by Ndanki Kahiurika
MOST businesses that depend on large gatherings are battling to survive in the face of the 30-day ban to raise enough rent, staff salaries and to keep the business running.
At several restaurants and hangout places in Windhoek, employers spoke of how they were trying to continue businesses without placing themselves or their workers at a disadvantage.
Ruvinoh Graig, the general manager of MoJoe’s Lounge at Windhoek’s Game shopping centre said business has been slow.
She said her employees were carrying on their daily duties, upholding hygiene with disinfection every now and then.
She, however, said the wearing of masks had scared away customers because of the assumption that one is infected if they are wearing these masks but nothing can be done about that.
“Since Saturday already, businesses were down and we were making about half of what we normally make on that kind of an evening. We were supposed to have a DJ performing too but that was cancelled. We still have to decide on Quiz night,” said Graig.
She expressed hope that her insurance company can help her to mitigate the costs and losses they are incurring because of the Covid-19.
President Hage Geingob on Saturday announced a 30-day ban of all large gatherings after the country confirmed two cases of Covid-19, imported into the country by a Romanian couple.
Yesterday, he announced that the country is in a state of emergency.
Ever since this announcement, the public has gone into a state of panic, with people buying gloves, and masks as well a vitamins in bulk, leaving most pharmacies out of stock.
Businesses such as restaurants and clubs have been suffering most and are trying to keep open while ensuring the safety of their staff and customers. Vicky Williamson, the general manager at Krisjans Bistro, said they are doing their best to adhere to World Health Organisation advice on maintaining hygiene.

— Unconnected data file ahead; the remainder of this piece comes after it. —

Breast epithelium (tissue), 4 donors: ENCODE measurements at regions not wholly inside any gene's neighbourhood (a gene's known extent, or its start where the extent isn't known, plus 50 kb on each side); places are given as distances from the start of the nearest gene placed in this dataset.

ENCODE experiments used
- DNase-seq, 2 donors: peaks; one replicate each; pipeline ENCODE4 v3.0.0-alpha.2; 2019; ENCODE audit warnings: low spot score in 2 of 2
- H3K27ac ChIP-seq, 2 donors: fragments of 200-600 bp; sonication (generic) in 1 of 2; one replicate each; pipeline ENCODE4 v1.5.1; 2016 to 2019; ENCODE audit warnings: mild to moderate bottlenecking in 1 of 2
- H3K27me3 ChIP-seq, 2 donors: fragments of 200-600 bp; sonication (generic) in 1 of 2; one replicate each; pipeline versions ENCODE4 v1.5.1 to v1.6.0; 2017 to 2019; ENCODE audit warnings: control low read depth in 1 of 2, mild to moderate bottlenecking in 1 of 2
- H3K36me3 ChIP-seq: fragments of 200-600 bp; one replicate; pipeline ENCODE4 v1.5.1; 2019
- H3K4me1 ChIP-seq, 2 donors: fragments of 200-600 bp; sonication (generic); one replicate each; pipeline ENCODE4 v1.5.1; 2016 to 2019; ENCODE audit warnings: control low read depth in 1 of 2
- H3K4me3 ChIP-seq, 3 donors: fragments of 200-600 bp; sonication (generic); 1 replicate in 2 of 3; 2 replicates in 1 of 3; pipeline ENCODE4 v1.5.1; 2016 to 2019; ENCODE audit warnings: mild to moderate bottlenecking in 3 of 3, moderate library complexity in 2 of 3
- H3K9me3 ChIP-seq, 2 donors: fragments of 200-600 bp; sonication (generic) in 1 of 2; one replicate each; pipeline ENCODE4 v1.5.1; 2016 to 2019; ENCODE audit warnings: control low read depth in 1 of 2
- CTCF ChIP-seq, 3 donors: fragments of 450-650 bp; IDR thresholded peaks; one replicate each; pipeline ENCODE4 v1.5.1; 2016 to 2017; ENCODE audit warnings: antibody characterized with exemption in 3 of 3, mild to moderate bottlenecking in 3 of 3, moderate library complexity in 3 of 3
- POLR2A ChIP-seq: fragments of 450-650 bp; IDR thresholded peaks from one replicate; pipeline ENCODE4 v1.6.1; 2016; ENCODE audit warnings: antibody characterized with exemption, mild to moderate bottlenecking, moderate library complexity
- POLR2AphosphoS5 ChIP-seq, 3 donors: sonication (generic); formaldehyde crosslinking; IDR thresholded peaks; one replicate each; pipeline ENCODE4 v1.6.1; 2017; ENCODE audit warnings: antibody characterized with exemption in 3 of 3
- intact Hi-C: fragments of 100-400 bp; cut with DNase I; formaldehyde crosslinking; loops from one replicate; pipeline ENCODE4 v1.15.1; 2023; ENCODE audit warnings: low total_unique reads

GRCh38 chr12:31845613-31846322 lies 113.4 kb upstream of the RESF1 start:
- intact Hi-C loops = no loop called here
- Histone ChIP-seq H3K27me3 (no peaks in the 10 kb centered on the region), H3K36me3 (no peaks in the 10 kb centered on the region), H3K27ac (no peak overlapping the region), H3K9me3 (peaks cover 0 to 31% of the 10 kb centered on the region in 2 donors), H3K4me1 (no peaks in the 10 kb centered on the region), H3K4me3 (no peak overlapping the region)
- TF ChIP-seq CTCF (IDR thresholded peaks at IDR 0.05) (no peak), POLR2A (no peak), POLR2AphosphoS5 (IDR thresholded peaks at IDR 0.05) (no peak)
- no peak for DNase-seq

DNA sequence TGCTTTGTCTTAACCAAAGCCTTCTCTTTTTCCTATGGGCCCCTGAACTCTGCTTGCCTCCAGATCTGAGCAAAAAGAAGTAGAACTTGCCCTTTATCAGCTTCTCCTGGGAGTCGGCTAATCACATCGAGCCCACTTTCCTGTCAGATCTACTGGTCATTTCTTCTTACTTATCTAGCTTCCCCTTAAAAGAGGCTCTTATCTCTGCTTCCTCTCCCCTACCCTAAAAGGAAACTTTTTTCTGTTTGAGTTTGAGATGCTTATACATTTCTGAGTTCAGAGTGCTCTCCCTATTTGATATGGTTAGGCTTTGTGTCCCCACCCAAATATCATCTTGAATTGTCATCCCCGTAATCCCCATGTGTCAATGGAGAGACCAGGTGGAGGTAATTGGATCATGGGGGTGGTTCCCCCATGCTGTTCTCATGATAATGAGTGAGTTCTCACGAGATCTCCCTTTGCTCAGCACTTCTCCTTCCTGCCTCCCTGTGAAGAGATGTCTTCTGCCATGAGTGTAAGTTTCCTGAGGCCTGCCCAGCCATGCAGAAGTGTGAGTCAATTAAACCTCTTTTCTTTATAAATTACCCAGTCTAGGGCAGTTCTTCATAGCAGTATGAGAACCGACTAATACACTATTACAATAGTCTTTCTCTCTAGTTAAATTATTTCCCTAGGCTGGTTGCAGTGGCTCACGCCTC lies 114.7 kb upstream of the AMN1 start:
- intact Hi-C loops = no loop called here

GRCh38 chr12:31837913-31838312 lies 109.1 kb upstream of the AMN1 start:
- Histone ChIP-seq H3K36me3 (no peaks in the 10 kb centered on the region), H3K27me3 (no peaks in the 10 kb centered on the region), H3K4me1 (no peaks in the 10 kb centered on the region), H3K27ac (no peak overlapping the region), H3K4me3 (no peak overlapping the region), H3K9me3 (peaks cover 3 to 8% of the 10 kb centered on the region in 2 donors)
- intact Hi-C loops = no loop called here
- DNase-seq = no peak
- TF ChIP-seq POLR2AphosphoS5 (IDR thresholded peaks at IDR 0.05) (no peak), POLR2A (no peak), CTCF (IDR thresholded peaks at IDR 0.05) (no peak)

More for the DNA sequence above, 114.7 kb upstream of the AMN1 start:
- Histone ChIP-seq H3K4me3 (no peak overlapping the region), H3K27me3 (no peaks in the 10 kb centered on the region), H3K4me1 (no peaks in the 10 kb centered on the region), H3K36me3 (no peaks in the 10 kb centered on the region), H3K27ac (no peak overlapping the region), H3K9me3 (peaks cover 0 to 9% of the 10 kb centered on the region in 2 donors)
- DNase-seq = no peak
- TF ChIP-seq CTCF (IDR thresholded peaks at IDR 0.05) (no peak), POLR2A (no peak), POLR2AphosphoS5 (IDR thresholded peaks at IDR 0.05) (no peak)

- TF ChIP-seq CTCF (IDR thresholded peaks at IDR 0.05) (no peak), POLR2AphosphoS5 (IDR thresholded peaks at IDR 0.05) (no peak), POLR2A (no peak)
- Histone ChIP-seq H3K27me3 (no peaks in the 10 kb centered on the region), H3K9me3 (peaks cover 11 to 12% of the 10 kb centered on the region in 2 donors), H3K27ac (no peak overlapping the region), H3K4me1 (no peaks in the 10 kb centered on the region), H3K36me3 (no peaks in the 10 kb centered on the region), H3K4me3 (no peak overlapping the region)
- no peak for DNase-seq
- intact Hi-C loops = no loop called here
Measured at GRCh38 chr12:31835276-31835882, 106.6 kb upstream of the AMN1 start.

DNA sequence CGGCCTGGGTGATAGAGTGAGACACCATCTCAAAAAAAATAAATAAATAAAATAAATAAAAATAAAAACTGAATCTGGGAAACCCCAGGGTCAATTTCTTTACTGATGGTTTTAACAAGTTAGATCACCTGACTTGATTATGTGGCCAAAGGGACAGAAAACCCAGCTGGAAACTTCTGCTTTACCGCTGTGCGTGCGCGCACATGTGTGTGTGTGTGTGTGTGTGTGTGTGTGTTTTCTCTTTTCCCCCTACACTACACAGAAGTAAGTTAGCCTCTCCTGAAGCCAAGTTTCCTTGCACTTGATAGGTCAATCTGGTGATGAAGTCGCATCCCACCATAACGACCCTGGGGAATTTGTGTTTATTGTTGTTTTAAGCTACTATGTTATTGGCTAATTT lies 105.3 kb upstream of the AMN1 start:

“Our staff are disinfecting tables and chairs as soon as customers leave and we have also moved the tables one metre apart to maintain a safe distance between seated customers. Chefs are also wearing masks and staff are wearing gloves,” she said.
Garden Inn’s owner, Bomba Shigwedha, said they are encouraging customers to use their delivery service so that they can at least keep the business going in the meantime.
Debbie Pretorius, a manager at Jokers Restaurant and Club, said although they are experiencing a slump in business, closing down is not an option at all.
“We are trying to continue as normal but business is down. We still need to pay people and to pay for the place too,” said Pretorius.
She said they are keeping up the hygiene and althlough shops have run out of alcohol-based sanitisers, they have improvised and used bleach and liquid soap as disinfectants. Pretorius said they have had to cancel big events because of the 30-bay ban on crowds.
El Barrio has come up with creative ways to still have customers come through, enticing customers on social platforms with their open courtyard environment and embracing greetings such as elbow bumping and peace signs, among others, that do not require touching.